Tuesday, March 12, 2013

Pulp Fiction

I can't believe it took me so long to discover Pulp Fiction. Reservoir Dogs, raved about it. Inglorious Basterds, loved it. But nothing prepared me for this. For this onslaught of genius. I don't really believe in the notion of originality, but if anything is, this sure is. This is a film that is pulsating with energy through every frame, every dialogue. And the music amps it up. Tarantino seems to be intoxicated with the whole process of making a movie that he creates something that we seldom see- a film that is a living, breathing entity. This is an instance where the movie seems to have developed a symbiotic relationship with its writer-director that they're feeding off each other. God, I don't know what to say.

The film hit me so hard, despite its cult following, despite its innumerable spin-offs, despite having heard so much about it. I don't know what it would have been like had I seen it without expecting anything. The characters are so loud, so not-so-real that they could have turned caricaturish. Instead, they embrace the fact that they're so over-the-top; that they're not based on real people but are truly Tarantino's original creations, based on the thousands of movies he must have watched as that video store clerk. Filmmakers have always taken pride in making their characters as real, as normal, as believable as possible. But Tarantino, here, shoots that philosophy in the head and invites us into his wild fantasies.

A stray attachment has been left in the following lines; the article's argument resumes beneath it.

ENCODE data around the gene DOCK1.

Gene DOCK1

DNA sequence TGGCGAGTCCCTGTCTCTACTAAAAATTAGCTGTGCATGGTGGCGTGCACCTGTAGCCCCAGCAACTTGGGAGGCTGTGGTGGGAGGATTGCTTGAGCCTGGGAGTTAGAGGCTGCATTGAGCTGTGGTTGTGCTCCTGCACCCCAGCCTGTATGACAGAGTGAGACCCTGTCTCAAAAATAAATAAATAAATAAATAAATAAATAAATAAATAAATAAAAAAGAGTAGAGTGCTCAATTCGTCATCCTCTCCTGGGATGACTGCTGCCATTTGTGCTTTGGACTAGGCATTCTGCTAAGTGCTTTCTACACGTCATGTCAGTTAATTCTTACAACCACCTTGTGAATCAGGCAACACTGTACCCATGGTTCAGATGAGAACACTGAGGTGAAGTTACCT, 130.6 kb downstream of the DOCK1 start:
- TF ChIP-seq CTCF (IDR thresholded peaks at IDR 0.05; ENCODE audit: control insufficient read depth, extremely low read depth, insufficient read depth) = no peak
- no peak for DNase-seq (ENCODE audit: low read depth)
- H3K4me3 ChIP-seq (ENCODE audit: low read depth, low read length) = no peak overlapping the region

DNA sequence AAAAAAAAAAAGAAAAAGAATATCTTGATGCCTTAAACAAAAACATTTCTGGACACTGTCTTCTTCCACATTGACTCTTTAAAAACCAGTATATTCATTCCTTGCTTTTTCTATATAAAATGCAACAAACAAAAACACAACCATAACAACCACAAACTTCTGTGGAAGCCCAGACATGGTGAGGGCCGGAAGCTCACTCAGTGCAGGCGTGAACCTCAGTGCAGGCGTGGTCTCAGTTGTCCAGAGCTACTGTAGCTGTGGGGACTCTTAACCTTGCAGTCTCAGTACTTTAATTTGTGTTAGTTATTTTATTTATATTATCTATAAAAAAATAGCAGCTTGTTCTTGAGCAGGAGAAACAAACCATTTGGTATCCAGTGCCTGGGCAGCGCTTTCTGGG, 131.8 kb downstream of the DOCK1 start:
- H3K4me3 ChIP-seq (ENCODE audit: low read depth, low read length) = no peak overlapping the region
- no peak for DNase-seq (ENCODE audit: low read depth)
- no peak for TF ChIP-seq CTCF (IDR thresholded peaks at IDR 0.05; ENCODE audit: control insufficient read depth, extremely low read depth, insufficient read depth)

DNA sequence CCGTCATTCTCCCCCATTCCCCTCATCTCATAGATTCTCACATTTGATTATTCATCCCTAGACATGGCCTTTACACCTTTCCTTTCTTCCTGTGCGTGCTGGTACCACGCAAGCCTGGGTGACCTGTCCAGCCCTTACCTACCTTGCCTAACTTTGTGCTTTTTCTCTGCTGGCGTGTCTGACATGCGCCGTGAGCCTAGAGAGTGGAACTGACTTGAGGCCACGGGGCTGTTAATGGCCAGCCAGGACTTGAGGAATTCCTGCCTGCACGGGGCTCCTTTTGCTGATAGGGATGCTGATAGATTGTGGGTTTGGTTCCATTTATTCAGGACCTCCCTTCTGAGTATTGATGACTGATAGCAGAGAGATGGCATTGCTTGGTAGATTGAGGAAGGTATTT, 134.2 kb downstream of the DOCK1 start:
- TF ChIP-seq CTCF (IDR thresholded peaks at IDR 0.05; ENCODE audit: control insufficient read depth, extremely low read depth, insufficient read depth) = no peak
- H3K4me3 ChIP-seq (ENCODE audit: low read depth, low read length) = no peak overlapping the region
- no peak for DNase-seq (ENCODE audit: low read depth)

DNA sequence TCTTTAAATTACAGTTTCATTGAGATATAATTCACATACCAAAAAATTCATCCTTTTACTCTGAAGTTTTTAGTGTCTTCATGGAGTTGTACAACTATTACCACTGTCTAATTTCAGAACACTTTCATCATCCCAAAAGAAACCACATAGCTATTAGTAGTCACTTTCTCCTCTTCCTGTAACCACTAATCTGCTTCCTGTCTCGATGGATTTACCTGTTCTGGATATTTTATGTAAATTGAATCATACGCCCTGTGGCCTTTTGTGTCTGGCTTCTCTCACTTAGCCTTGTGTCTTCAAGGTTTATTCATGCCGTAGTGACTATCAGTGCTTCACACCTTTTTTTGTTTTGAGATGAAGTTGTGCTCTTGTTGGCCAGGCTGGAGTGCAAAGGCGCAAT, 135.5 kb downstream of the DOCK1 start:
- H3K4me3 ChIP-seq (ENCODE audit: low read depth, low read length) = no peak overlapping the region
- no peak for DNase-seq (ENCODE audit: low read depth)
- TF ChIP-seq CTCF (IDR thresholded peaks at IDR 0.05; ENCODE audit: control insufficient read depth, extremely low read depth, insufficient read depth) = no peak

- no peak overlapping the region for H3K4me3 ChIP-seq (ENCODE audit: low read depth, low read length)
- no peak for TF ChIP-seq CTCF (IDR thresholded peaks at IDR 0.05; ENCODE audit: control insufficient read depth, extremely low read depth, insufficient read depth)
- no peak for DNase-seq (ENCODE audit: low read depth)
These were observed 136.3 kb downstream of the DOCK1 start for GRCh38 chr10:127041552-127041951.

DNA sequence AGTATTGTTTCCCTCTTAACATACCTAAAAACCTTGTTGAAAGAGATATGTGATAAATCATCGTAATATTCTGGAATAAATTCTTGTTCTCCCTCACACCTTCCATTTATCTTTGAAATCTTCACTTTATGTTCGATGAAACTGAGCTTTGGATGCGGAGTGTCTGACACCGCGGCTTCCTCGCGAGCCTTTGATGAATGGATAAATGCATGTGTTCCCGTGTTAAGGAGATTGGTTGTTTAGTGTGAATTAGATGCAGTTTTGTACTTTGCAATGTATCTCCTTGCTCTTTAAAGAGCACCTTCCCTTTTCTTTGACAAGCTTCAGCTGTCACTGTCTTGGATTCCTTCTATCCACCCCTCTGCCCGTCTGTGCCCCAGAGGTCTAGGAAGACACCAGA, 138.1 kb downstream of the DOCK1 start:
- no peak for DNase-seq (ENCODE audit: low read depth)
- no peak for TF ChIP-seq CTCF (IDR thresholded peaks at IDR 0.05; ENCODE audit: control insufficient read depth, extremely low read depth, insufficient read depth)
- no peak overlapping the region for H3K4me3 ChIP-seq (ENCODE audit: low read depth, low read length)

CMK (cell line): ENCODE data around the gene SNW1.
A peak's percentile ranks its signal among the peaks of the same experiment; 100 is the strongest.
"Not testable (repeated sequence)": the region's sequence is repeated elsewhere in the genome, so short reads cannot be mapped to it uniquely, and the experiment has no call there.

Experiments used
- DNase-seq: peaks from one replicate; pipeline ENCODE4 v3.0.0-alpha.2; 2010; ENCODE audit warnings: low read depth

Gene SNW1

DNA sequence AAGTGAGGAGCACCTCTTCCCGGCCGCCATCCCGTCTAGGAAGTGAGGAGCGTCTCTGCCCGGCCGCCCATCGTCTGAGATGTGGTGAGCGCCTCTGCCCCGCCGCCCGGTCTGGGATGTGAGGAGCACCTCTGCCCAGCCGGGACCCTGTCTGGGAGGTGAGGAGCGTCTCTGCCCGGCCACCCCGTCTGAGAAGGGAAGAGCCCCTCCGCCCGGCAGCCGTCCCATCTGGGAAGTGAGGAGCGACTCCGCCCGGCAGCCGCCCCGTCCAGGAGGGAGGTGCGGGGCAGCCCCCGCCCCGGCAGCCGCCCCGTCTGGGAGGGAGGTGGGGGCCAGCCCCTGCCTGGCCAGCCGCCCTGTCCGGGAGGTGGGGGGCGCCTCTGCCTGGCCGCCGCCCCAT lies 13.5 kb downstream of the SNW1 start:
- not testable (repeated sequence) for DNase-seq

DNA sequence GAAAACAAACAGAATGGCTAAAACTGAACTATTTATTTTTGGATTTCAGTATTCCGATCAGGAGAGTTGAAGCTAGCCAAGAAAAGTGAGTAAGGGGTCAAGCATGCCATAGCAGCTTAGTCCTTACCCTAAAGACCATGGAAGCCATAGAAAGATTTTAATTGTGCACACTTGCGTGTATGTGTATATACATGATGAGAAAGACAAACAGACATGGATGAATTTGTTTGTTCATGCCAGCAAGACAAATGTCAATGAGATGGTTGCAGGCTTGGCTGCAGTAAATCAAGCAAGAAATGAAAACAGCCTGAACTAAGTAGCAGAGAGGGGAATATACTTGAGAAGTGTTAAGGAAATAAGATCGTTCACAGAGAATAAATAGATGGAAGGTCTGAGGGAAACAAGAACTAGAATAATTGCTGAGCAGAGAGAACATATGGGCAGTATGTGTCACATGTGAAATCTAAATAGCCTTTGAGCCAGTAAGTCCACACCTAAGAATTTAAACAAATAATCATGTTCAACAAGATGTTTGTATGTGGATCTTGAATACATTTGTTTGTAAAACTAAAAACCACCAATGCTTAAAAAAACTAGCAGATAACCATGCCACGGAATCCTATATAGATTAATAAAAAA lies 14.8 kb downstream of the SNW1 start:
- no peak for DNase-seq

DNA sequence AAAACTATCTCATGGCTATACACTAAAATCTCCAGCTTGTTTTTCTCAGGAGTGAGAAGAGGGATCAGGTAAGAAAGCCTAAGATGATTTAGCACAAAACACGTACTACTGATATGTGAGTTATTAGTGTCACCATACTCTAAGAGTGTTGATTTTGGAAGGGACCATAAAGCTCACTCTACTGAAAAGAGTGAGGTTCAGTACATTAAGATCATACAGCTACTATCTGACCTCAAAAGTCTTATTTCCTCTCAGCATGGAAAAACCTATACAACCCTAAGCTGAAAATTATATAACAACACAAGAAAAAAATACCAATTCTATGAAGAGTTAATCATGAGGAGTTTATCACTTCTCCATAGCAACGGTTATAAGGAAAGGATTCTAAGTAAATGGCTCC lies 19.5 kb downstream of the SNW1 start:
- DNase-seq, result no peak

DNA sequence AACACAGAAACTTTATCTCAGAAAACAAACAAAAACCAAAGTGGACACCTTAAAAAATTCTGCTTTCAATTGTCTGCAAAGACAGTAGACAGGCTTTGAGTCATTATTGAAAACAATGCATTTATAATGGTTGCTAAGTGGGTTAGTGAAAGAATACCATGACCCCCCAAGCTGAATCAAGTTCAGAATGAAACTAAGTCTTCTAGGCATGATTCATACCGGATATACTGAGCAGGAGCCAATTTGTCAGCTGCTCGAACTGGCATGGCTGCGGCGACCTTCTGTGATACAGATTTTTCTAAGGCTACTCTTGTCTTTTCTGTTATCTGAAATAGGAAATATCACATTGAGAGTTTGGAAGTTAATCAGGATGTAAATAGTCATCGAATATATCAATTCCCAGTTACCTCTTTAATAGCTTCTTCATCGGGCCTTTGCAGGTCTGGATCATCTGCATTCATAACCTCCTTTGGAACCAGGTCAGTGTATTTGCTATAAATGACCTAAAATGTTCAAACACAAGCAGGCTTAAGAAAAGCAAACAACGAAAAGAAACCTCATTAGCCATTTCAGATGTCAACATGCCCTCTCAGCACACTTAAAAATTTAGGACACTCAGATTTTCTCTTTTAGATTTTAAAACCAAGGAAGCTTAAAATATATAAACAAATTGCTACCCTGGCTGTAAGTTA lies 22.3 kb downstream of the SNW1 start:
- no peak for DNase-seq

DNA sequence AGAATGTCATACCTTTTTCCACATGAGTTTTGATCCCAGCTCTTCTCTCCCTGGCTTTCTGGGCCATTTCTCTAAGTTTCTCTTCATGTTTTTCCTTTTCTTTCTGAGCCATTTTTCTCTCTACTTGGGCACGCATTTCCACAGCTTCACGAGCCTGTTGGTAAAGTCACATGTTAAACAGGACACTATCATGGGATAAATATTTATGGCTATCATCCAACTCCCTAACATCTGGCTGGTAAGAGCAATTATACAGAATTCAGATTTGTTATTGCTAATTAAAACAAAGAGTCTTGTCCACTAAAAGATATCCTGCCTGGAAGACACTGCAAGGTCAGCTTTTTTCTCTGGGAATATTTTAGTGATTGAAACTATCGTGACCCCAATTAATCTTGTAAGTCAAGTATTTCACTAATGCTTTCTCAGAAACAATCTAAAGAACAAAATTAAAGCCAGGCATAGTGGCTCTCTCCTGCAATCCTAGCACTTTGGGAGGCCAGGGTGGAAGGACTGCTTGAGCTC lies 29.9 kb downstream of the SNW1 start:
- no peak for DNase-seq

I believe the whole motive of cinema, the reason behind its creation,  was to capture the wilderness of the imagination. That is why we have huge screens, blaring music, epic heroes. Cinema, as art, was not a medium used for introspection; its heroes were not meant to be people we could relate to but only those we could aspire to be. Jim Carrey, when talking about Eastwood's Man-With-No-Name protagonist of his Dollars Trilogy, hits this precise note. He says the hero, a larger-than-life mythic figure, had no name so that we could fill in ours. But somewhere in the journey, as cinema got more personal and intimate, started showing us our most private, vulnerable facets, we lost sight of the improbable. And soon, anything improbable, was looked upon as something impossible.

Tarantino embraces just that. He takes that leap of imagination. We know we might never encounter a Bible quoting gangster, or a cleanup guy who is so calm even when clearing bits of brain as if it is the most obvious thing in the world, and I'm pretty sure nobody can be as clever and as inventive in their dialogue in real life but that is the whole fuckin' point. To remind ourselves how much fun film making can be and why we love cinema so much.

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